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Re: Dumper problems and a possible solutions

From: Rich Felker
Subject: Re: Dumper problems and a possible solutions
Date: Wed, 25 Jun 2014 15:03:33 -0400
User-agent: Mutt/1.5.21 (2010-09-15)

On Wed, Jun 25, 2014 at 09:49:42PM +0300, Eli Zaretskii wrote:
> > Date: Wed, 25 Jun 2014 14:32:41 -0400
> > From: Rich Felker <address@hidden>
> > Cc: Dmitry Antipov <address@hidden>, address@hidden
> > 
> > > Is it possible to provide our own implementation of sbrk that
> > > allocates memory from some large static array?
> > 
> > That's exactly the hack I described which I'm using right now. But
> > since I didn't implement a free-like operation and since
> > load_charset_map_from_file allocates >700k every time it's called, I
> > had to make the static array 400MB.
> That's not a problem, because those 700K are free'd before the next
> one is allocated.  And in any case, they are all free'd before we call
> unexec.  Just implement sbrk for negative increment.  The Windows port

But load_charset_map_from_file doesn't call an sbrk-like interface; it
calls (indirectly) xmalloc and xfree. So there's at least some
nontrivial glue that goes in between.

> already does that, see w32heap.c on the trunk.  It works with only
> 11MB of static array for 32-bit builds and 18MB for 64-bit.

Nice to know.

> > I think it would work with a "real" mini-malloc implementation using
> > the static array, and a much smaller static array (maybe 8-15 MB)
> > but my attempts to write a quick one have been sloppy and buggy so
> > far.
> If supporting deallocation in such an sbrk isn't feasible, how about
> using gmalloc, as an malloc replacement before dumping?

I suspect it's a lot of work to wire up gmalloc to (1) avoid
interposing on the malloc/free/etc. names, (2) use the static mini-brk
buffer, (3) only allocate from the mini-brk buffer before dumping
(otherwise pass to real malloc), but still check realloc/free calls
after dumping and handle the case where the old memory was in the

What seems easier, and what I tried, is writing a completely naive
malloc with a single freelist that's linear-searched on malloc and
which does not support coalescing free chunks. But I think my
implementation has some bugs still, because it's not working. I'm not
sure if they're bugs in the allocator, or bugs in how it's used (maybe
missing some places that would have to be redirected through it and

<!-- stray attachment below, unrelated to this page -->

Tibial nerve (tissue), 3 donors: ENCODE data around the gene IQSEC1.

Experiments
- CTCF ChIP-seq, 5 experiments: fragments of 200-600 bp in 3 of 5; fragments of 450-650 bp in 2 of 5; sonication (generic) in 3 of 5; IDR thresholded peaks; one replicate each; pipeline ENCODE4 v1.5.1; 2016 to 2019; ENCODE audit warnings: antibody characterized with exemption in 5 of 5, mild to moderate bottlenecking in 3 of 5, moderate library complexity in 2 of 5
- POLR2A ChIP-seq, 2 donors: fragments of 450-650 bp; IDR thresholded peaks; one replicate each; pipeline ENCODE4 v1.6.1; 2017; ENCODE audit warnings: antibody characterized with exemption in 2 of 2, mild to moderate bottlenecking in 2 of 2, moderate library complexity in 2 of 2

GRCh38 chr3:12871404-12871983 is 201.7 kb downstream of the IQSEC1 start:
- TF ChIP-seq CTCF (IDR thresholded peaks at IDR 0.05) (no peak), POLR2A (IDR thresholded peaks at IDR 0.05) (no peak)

which are still calling malloc or free directly).

> > I would be reasonably happy with this solution (at least it would fix
> > the problems I'm experiencing), but I don't think it's as elegant as
> > fixing the portability problem completely by getting rid of the need
> > to dump executable binary files and instead dumping a C array.
> But it's conceptually much simpler and reliable.  That's "elegant" in
> my book, when such hairy stuff is concerned.

No, it's less reliable. See my other posts in the thread about what
happens if you have other libraries linked and they do nontrivial
things prior to dumping (e.g. from static ctors). Dumping JUST the
lisp object state in a C array ensures that none of the pre-dump state
from other libraries (or even libc) can pollute the state observed
after dumping. Both the current method, and the proposed simple fixes
above, suffer from this issue and are therefore very fragile. As an
example (I think I mentioned this earlier), if you static link, musl
libc is remembering the clock_gettime vdso pointer from the pre-dump
state and attempting to use it later (which is not valid because the
kernel maps it at a random address).

> > And it doesn't fix the fact that you can't build a PIE emacs.
> Why is that important?

Since emacs is processing lots of potentially untrusted data, PIE
hardening may be beneficial for hardening against vulnerabilities
where an attacker would otherwise be able to perform arbitrary code
execution as the user running emacs. I'm not aware of such
vulnerabilities, but being that I found things that look suspiciously
like use-after-free while reading the allocator-related code, I
wouldn't be surprised if they exist.


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